Firefighters quickly went to work on the back of ballroom, but the intensity and the spread of the fire forced them to reposition the ladder truck. Additional lines were stretched into the back where the fire picked up speed.
When Leominster’s ladder arrived on the scene, Carrier had the company go into gate 2 and place the ladder pipe onto the ballroom roof. Townsend’s first engine was set up at the north side of the lake to draft and feed Leominster’s ladder pipe. A second engine from Townsend arrived and also set up drafting operations.
Lieutenant Peter Hyatt, assisting with the placement of apparatus, had Leominster’s Engine 2 and Engine 4 proceed into gate 1 and set up into heavy appliances. Leominster Engine 3 picked up the hydrant on the Leominster side of the park and feed Engine 2. Leominster Engine 3 had attempted the hydrant, but found it to be clogged. The crew had to disconnect and find another hydrant as fire had just about consumed the entire ballroom. Two additional pumpers from Shirley were positioned on the south end of the lake to draft.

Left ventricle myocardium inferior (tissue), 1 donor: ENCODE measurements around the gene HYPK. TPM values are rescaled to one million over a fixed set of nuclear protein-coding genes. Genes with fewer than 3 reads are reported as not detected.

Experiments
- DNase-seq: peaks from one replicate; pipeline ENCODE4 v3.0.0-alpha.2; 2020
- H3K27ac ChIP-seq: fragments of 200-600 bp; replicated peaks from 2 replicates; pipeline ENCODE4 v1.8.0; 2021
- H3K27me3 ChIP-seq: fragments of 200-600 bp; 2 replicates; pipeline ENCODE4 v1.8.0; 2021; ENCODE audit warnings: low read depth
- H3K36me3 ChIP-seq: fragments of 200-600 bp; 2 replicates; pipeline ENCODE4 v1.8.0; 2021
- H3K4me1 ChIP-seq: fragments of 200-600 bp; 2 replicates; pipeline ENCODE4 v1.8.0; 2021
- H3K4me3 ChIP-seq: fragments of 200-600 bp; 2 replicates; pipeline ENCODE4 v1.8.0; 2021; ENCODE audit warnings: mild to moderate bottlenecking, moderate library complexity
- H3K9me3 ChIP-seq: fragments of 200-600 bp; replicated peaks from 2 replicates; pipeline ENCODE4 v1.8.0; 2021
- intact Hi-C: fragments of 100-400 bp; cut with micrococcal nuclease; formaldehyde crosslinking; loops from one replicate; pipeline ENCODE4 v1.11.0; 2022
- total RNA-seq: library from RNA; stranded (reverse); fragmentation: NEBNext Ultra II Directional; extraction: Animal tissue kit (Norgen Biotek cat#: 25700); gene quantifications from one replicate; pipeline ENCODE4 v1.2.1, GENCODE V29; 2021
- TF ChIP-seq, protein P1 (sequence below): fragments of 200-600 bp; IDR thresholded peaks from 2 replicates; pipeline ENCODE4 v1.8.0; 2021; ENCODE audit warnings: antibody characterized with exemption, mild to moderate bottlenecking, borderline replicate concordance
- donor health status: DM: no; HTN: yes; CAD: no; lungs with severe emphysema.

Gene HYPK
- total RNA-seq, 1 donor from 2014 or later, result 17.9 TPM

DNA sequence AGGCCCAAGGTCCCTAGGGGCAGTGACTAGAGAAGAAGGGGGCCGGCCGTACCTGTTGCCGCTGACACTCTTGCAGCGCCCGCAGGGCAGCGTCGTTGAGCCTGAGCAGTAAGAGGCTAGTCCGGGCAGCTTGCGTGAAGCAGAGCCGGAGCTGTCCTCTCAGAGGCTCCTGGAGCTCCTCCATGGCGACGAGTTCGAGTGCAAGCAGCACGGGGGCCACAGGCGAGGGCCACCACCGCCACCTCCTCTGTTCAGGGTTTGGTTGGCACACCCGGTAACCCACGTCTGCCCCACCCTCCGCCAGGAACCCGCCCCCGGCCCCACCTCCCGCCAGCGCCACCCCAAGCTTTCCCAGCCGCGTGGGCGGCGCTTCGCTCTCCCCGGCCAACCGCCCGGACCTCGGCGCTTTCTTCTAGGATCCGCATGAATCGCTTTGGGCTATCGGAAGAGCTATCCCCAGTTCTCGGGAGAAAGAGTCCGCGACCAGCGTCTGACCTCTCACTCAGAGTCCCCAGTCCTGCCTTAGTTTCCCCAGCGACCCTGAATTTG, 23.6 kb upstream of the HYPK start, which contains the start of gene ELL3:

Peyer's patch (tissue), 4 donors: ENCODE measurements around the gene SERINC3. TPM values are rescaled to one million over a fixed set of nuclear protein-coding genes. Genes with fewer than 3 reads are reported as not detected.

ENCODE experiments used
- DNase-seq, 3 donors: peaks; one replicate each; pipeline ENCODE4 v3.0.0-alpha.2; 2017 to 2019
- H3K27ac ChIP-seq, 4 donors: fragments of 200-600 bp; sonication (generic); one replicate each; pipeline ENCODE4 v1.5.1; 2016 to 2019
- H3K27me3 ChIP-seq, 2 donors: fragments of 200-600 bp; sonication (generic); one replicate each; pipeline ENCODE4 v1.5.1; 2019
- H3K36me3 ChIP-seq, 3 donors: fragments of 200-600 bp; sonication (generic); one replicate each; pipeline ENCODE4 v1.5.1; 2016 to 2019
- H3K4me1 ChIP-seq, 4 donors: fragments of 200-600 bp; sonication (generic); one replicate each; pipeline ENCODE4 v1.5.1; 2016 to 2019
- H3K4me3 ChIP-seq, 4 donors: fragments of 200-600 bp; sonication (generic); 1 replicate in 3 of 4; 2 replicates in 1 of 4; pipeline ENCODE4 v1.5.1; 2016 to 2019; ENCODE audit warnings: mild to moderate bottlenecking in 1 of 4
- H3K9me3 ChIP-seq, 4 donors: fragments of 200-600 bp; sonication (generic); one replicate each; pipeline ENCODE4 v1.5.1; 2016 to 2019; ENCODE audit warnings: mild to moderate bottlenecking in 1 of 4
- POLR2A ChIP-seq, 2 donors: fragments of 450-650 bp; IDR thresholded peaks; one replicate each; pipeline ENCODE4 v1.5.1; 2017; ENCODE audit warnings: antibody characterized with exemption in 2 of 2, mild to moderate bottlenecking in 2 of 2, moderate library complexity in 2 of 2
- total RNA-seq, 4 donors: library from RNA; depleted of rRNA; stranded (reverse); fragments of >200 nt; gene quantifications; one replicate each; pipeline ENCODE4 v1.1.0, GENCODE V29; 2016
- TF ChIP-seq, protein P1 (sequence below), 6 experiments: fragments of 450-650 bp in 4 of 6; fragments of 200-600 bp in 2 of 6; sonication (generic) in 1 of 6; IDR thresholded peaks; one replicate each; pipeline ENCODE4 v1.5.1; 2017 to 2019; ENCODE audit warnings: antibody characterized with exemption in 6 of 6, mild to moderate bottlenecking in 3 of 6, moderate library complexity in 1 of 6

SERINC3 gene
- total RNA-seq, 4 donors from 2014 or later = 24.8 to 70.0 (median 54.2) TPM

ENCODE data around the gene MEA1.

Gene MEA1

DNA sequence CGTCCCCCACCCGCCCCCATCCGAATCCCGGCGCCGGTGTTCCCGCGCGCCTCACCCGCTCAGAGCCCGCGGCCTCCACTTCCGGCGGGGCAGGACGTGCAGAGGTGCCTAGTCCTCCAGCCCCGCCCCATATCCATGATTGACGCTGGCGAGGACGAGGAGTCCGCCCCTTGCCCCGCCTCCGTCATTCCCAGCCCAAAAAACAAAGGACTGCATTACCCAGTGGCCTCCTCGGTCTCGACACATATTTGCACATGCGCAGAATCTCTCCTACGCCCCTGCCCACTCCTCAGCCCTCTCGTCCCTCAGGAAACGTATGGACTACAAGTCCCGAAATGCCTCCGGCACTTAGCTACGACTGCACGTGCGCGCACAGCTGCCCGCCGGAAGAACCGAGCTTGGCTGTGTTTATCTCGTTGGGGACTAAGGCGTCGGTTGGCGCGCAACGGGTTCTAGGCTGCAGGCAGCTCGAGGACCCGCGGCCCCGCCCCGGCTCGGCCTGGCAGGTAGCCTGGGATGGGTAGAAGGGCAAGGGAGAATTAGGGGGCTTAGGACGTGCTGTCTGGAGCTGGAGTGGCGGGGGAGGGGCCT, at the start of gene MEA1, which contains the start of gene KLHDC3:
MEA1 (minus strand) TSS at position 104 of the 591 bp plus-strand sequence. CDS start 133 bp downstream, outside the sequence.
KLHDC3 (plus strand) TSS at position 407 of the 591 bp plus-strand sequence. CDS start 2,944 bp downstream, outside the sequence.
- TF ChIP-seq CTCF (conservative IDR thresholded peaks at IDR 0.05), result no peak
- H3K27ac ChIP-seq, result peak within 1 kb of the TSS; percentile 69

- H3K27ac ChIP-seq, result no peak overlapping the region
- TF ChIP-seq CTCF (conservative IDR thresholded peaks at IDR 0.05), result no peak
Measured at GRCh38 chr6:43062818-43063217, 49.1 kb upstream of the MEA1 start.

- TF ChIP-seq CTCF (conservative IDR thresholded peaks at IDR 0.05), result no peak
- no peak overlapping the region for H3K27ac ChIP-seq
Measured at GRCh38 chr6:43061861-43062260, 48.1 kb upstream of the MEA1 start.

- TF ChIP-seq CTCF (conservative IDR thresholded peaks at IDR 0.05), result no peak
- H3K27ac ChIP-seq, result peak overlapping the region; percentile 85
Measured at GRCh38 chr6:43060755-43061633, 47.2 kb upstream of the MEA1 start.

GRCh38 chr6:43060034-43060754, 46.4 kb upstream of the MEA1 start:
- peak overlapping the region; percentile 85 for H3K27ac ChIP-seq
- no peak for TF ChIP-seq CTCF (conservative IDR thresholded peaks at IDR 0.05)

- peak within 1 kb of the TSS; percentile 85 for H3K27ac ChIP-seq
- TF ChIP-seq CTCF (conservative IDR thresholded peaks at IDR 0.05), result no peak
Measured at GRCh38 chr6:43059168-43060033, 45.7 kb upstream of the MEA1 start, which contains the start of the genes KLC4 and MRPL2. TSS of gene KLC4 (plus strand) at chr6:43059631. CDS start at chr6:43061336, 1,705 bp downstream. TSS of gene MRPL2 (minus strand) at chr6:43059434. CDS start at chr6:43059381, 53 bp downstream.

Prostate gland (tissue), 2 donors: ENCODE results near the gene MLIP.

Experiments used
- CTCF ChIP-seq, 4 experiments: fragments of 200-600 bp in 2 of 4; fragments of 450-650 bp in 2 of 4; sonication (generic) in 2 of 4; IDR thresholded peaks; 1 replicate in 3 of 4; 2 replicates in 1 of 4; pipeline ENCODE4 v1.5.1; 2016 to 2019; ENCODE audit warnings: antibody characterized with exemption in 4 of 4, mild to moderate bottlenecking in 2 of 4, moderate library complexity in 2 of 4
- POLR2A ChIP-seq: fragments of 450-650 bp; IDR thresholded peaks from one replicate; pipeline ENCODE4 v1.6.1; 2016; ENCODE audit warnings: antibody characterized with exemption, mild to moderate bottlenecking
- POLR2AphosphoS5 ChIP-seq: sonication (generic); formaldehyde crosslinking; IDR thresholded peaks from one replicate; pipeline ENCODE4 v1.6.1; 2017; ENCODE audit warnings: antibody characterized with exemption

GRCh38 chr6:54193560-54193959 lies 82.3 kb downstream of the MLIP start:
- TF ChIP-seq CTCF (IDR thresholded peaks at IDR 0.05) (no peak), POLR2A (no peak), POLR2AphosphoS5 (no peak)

Within 20 minutes of the first alarm, 12 engines and three ladder companies were on the scene, equivalent to three alarms. The fire had consumed the ballroom, but because of the rapid deployment of deck guns and handlines, firefighters confined the fire to the ballroom. In less than 45 minutes, the building collapsed into a pile of rubble.
Carrier indicated that he had “gone over this fire at least 25 times in my mind” when he was doing his pre-planning of the park. He said the fire “met every objective of my thoughts” in that no firefighters were injured, the fire was confined to the original fire building and no other exposures were lost.